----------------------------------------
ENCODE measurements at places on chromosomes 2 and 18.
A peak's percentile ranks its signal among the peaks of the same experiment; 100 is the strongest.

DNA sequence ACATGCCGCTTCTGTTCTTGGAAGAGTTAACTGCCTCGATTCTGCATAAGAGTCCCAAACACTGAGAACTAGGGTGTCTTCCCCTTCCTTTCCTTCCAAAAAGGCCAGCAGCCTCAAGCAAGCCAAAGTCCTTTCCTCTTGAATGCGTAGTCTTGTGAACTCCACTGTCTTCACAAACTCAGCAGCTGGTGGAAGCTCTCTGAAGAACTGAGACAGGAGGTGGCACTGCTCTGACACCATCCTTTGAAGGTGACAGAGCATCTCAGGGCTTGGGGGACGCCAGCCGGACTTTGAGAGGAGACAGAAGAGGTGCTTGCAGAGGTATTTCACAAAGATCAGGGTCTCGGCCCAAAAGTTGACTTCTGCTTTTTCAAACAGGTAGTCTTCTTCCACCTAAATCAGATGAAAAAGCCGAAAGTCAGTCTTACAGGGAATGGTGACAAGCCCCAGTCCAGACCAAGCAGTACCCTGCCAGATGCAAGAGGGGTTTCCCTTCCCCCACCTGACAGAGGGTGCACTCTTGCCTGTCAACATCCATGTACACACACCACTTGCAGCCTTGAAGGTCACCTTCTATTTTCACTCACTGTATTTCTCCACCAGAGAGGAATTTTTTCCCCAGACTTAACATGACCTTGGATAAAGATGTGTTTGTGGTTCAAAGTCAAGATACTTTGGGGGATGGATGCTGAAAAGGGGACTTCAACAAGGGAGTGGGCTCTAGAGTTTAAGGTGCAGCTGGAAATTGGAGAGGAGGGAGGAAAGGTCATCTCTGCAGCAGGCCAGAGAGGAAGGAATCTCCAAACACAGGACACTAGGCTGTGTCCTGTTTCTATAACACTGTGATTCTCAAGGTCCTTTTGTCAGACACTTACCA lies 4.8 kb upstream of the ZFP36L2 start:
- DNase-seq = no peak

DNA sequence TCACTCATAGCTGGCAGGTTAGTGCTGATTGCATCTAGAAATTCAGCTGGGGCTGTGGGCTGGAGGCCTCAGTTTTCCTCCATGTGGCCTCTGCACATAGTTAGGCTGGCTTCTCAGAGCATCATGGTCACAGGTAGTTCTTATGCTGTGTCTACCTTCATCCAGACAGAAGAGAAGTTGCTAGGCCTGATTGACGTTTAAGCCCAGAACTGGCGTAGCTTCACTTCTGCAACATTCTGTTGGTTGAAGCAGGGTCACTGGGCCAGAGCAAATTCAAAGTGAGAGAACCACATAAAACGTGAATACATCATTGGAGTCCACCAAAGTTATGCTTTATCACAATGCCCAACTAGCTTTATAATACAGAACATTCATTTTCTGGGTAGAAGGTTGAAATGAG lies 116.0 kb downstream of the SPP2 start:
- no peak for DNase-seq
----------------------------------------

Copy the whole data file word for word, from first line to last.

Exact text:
ENCODE measurements at places on chromosomes 2 and 18.
A peak's percentile ranks its signal among the peaks of the same experiment; 100 is the strongest.

DNA sequence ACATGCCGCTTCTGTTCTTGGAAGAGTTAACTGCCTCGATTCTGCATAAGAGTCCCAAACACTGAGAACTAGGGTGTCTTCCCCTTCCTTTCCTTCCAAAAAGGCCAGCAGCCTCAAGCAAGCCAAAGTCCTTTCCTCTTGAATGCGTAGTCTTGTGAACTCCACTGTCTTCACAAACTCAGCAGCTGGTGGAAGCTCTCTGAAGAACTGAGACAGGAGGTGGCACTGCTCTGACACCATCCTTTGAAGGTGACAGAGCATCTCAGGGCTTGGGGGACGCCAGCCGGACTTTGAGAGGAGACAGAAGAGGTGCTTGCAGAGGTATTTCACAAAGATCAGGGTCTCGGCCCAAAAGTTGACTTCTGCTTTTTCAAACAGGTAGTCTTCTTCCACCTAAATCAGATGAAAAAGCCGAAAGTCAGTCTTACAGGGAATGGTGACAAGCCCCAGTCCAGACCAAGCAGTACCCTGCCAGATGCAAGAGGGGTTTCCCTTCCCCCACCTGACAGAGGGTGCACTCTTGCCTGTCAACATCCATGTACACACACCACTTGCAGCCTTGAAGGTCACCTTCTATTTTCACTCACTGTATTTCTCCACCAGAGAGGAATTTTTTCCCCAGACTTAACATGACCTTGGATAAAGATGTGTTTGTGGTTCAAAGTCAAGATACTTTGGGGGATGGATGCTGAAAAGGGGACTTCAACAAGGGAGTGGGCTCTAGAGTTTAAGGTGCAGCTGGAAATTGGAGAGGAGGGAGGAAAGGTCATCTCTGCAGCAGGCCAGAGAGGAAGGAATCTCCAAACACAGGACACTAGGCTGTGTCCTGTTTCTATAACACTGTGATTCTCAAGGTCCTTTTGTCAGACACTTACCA lies 4.8 kb upstream of the ZFP36L2 start:
- DNase-seq = no peak

DNA sequence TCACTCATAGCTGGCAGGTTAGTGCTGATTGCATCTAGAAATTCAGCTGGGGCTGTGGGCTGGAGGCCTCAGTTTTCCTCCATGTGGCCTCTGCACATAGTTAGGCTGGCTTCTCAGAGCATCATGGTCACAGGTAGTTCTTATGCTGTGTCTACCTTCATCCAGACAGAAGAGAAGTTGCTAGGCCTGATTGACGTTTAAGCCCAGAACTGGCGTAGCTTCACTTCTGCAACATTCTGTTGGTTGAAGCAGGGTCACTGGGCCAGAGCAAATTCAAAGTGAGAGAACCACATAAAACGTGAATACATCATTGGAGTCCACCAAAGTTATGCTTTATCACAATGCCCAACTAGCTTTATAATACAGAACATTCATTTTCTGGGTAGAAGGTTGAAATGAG lies 116.0 kb downstream of the SPP2 start:
- no peak for DNase-seq